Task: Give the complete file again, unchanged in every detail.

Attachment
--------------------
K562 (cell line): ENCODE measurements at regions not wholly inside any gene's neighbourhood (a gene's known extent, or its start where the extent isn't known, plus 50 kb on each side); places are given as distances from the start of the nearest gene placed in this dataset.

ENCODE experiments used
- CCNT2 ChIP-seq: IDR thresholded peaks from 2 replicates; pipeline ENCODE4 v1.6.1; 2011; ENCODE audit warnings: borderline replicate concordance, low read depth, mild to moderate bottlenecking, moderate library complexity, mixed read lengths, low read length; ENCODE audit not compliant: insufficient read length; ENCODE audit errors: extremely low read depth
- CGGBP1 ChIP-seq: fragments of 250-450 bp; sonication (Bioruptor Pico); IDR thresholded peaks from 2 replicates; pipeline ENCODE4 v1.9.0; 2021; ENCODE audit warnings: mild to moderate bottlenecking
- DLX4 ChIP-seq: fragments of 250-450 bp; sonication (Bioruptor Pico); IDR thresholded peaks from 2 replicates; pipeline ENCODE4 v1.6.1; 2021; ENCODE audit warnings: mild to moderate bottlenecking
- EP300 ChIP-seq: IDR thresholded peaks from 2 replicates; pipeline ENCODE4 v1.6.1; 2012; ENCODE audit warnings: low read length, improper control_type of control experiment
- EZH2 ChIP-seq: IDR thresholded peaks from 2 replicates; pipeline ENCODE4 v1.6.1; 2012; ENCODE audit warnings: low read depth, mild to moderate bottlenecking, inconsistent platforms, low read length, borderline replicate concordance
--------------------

K562 (cell line): ENCODE measurements at regions not wholly inside any gene's neighbourhood (a gene's known extent, or its start where the extent isn't known, plus 50 kb on each side); places are given as distances from the start of the nearest gene placed in this dataset.

ENCODE experiments used
- CCNT2 ChIP-seq: IDR thresholded peaks from 2 replicates; pipeline ENCODE4 v1.6.1; 2011; ENCODE audit warnings: borderline replicate concordance, low read depth, mild to moderate bottlenecking, moderate library complexity, mixed read lengths, low read length; ENCODE audit not compliant: insufficient read length; ENCODE audit errors: extremely low read depth
- CGGBP1 ChIP-seq: fragments of 250-450 bp; sonication (Bioruptor Pico); IDR thresholded peaks from 2 replicates; pipeline ENCODE4 v1.9.0; 2021; ENCODE audit warnings: mild to moderate bottlenecking
- DLX4 ChIP-seq: fragments of 250-450 bp; sonication (Bioruptor Pico); IDR thresholded peaks from 2 replicates; pipeline ENCODE4 v1.6.1; 2021; ENCODE audit warnings: mild to moderate bottlenecking
- EP300 ChIP-seq: IDR thresholded peaks from 2 replicates; pipeline ENCODE4 v1.6.1; 2012; ENCODE audit warnings: low read length, improper control_type of control experiment
- EZH2 ChIP-seq: IDR thresholded peaks from 2 replicates; pipeline ENCODE4 v1.6.1; 2012; ENCODE audit warnings: low read depth, mild to moderate bottlenecking, inconsistent platforms, low read length, borderline replicate concordance